Media: Ukraine Prepares Children for War in Ultranationalist Holiday Camps

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Journalist Ethel Bonet of the Spanish newspaper El Confidencial visited the military training camps for teenagers in Ukraine.

The Spanish journalist visited a holiday camp that claims to provide military preparation and patriotic education to children and young people. It is located in the former Soviet leader camp, on the outskirts of Kiev, does not have an official website, but invites children and adolescents from 7 to 16 years through Facebook or known people.

The holiday camp is able to accommodate about 200 teenagers in 20-day shifts. Staff wear military uniforms and train boys in swimming, running, shooting, assembling and disassembling the AK-47 automatic rifle and other demanding physical exercises.

All this happens, reports the journalist, to the sound of nationalistic hymns, hardcore music or Ukrainian punk rock. Teens also train in military marching and singing nationalist slogans. At the beginning of the night, different performances take place with songs and nationalistic flags, torches lit, adolescents dressed in military uniforms and balaclavas, while raising the arm with the open hand upward.

Director of the holiday camp, Ivan Granatkin, is a Euromaidan culprit and was in the front ranks of the protesters in 2014. He has a braid and part of the head studded and is covered in tattoos from head to toe.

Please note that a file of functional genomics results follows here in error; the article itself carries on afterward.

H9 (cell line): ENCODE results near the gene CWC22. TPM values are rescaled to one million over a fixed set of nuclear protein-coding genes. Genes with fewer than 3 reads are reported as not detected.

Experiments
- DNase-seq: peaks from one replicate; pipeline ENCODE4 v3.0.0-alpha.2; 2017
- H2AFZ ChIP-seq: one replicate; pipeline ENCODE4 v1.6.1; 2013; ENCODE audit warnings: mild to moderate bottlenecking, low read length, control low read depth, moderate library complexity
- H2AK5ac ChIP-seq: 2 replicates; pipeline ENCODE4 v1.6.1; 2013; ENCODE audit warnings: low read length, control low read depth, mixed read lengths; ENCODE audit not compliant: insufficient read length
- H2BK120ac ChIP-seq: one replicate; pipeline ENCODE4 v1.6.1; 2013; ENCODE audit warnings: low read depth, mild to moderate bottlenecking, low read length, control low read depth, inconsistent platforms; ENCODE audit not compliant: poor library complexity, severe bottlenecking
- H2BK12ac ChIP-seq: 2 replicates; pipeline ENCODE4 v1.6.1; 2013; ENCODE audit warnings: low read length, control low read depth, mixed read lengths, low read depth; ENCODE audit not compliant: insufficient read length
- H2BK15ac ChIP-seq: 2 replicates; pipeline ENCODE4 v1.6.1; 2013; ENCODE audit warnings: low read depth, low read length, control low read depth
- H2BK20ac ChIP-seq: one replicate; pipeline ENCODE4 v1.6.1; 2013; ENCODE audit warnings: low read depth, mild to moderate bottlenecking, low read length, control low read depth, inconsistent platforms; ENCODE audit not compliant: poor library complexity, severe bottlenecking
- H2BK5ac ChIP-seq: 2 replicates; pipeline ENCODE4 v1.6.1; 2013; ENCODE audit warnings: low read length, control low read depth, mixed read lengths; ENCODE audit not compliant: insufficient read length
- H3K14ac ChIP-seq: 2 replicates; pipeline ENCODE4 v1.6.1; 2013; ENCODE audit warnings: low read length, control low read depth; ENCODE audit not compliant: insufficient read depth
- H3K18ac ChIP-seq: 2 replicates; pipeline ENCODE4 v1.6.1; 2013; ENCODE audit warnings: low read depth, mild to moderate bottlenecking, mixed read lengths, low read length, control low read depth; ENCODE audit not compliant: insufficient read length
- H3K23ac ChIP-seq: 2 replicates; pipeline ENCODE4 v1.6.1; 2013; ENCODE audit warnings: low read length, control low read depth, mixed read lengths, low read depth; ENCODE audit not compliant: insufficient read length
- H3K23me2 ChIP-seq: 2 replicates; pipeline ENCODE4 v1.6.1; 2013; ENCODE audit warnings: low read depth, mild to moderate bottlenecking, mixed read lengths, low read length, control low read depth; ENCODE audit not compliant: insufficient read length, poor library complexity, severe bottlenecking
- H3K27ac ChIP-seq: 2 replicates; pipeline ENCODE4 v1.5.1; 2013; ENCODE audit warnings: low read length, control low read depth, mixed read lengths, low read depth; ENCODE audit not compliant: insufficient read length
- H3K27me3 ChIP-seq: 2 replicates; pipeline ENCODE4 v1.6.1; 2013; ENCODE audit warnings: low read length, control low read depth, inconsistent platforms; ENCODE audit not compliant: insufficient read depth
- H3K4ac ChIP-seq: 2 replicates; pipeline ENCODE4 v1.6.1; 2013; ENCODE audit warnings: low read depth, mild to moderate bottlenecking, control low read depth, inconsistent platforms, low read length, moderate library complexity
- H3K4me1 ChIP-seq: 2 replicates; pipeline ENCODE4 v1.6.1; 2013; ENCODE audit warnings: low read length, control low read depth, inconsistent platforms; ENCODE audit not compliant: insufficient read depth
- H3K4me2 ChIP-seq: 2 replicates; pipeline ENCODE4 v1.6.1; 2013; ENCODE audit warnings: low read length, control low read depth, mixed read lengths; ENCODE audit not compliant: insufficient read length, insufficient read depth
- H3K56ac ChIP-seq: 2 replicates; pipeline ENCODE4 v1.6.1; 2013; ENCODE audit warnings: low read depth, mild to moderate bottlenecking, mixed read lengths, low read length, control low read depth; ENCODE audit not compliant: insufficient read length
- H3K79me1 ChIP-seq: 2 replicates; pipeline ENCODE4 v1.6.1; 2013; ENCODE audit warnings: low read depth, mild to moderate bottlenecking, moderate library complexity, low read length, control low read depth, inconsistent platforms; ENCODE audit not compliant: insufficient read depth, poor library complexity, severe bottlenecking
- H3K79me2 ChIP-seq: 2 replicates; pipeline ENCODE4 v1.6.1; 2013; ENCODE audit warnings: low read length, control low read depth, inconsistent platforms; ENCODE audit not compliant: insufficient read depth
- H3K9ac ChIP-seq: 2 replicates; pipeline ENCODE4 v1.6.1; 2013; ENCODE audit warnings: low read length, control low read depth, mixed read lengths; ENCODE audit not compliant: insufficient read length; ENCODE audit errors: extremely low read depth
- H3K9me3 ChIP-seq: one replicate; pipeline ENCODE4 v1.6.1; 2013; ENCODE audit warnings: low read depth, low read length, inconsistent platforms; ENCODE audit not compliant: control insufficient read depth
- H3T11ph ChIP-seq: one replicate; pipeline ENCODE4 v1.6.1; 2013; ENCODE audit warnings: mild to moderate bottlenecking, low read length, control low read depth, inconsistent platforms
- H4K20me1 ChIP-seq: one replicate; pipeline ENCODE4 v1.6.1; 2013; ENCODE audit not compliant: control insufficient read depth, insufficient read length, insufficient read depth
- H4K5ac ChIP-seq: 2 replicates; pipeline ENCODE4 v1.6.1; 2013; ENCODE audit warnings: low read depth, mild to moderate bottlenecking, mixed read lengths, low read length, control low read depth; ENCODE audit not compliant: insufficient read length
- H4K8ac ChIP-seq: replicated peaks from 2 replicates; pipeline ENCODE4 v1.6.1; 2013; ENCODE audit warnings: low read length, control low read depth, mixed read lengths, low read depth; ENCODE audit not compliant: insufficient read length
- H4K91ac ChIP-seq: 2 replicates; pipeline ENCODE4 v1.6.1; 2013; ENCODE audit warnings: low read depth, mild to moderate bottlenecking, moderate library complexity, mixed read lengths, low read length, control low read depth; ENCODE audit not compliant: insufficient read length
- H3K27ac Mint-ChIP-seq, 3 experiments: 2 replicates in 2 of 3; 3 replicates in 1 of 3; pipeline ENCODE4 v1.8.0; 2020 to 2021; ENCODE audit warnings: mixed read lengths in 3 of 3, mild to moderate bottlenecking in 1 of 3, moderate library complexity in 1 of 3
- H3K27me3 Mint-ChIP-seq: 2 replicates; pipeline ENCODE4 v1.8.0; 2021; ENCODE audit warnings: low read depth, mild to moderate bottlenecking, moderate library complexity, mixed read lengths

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“We are giving patriotic education to youth in the conditions of the war in Eastern Ukraine. It is very important to educate the children so that they become patriots and can defend their country if necessary,” said Ivan Granatkin.

Another farm worker told the journalist that they are preparing the boys for resistance against Russia. According to him, with such an aggressor on the side, Ukraine will be forced to go to war sooner or later, adding that it dreams to see these children and adolescents become soldiers.

For four years, thousands of Ukrainian children and teenagers have been spending their summer in these military camps, where there are no usual educational and pedagogical standards, writes Ethel Bonet in her article.

“Even if the conflict in Ukraine is resolved, the danger will remain, as the younger generations are formed in a climate of hatred towards those on the other side. The reinforced military preparation of children and adolescents represents a time bomb for the Ukrainian future,” wrote the journalist.

In 2014, the Ukrainian authorities began a military operation against the people’s republics of Donetsk and Lugansk, which declared their independence after the coup that took place in Ukraine in 2014. According to the latest UN estimates, military actions in Donbass resulted in the death of more than 10,000 people.

In February 2015, the parties to the conflict signed the Minsk peace agreements to end the fighting in the region, but the situation remained tense, with both parties accusing each other of breaches of the cease-fire.

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